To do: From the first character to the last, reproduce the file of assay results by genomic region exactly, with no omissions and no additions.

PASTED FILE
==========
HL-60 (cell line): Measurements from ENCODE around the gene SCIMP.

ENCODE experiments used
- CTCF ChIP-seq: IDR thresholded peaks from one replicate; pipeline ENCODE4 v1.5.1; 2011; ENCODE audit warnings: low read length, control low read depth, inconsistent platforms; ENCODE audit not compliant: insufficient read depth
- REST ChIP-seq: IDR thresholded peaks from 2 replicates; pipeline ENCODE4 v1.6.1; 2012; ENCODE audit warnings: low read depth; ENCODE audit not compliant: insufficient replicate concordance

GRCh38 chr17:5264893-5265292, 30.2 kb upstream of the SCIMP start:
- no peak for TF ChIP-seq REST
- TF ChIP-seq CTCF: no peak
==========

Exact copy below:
HL-60 (cell line): Measurements from ENCODE around the gene SCIMP.

ENCODE experiments used
- CTCF ChIP-seq: IDR thresholded peaks from one replicate; pipeline ENCODE4 v1.5.1; 2011; ENCODE audit warnings: low read length, control low read depth, inconsistent platforms; ENCODE audit not compliant: insufficient read depth
- REST ChIP-seq: IDR thresholded peaks from 2 replicates; pipeline ENCODE4 v1.6.1; 2012; ENCODE audit warnings: low read depth; ENCODE audit not compliant: insufficient replicate concordance

GRCh38 chr17:5264893-5265292, 30.2 kb upstream of the SCIMP start:
- no peak for TF ChIP-seq REST
- TF ChIP-seq CTCF: no peak